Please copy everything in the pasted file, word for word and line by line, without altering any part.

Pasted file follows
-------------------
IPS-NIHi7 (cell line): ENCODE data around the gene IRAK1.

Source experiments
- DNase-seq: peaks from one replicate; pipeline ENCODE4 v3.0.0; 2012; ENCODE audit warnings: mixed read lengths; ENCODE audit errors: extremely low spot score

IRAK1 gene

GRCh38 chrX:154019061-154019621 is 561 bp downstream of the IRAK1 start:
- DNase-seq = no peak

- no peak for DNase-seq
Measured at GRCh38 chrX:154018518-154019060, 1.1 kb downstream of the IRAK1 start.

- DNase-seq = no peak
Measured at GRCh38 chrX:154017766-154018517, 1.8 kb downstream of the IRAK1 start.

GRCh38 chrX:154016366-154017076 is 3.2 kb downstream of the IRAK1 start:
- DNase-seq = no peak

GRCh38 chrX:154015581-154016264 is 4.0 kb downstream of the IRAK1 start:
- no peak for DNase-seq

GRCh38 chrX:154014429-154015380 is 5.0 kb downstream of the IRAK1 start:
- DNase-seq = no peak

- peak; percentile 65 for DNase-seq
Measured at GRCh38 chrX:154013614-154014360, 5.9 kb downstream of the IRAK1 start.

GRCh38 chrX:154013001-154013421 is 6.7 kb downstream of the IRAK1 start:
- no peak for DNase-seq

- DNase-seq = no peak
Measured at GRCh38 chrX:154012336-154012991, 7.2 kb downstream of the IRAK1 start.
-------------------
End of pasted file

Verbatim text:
IPS-NIHi7 (cell line): ENCODE data around the gene IRAK1.

Source experiments
- DNase-seq: peaks from one replicate; pipeline ENCODE4 v3.0.0; 2012; ENCODE audit warnings: mixed read lengths; ENCODE audit errors: extremely low spot score

IRAK1 gene

GRCh38 chrX:154019061-154019621 is 561 bp downstream of the IRAK1 start:
- DNase-seq = no peak

- no peak for DNase-seq
Measured at GRCh38 chrX:154018518-154019060, 1.1 kb downstream of the IRAK1 start.

- DNase-seq = no peak
Measured at GRCh38 chrX:154017766-154018517, 1.8 kb downstream of the IRAK1 start.

GRCh38 chrX:154016366-154017076 is 3.2 kb downstream of the IRAK1 start:
- DNase-seq = no peak

GRCh38 chrX:154015581-154016264 is 4.0 kb downstream of the IRAK1 start:
- no peak for DNase-seq

GRCh38 chrX:154014429-154015380 is 5.0 kb downstream of the IRAK1 start:
- DNase-seq = no peak

- peak; percentile 65 for DNase-seq
Measured at GRCh38 chrX:154013614-154014360, 5.9 kb downstream of the IRAK1 start.

GRCh38 chrX:154013001-154013421 is 6.7 kb downstream of the IRAK1 start:
- no peak for DNase-seq

- DNase-seq = no peak
Measured at GRCh38 chrX:154012336-154012991, 7.2 kb downstream of the IRAK1 start.